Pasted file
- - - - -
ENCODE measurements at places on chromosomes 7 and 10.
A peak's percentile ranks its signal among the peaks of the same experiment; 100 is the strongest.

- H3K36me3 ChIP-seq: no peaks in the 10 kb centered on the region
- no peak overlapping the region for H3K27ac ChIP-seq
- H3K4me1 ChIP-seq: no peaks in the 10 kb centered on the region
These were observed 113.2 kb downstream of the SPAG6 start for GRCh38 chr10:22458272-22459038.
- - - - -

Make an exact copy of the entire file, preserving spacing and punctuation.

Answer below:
ENCODE measurements at places on chromosomes 7 and 10.
A peak's percentile ranks its signal among the peaks of the same experiment; 100 is the strongest.

- H3K36me3 ChIP-seq: no peaks in the 10 kb centered on the region
- no peak overlapping the region for H3K27ac ChIP-seq
- H3K4me1 ChIP-seq: no peaks in the 10 kb centered on the region
These were observed 113.2 kb downstream of the SPAG6 start for GRCh38 chr10:22458272-22459038.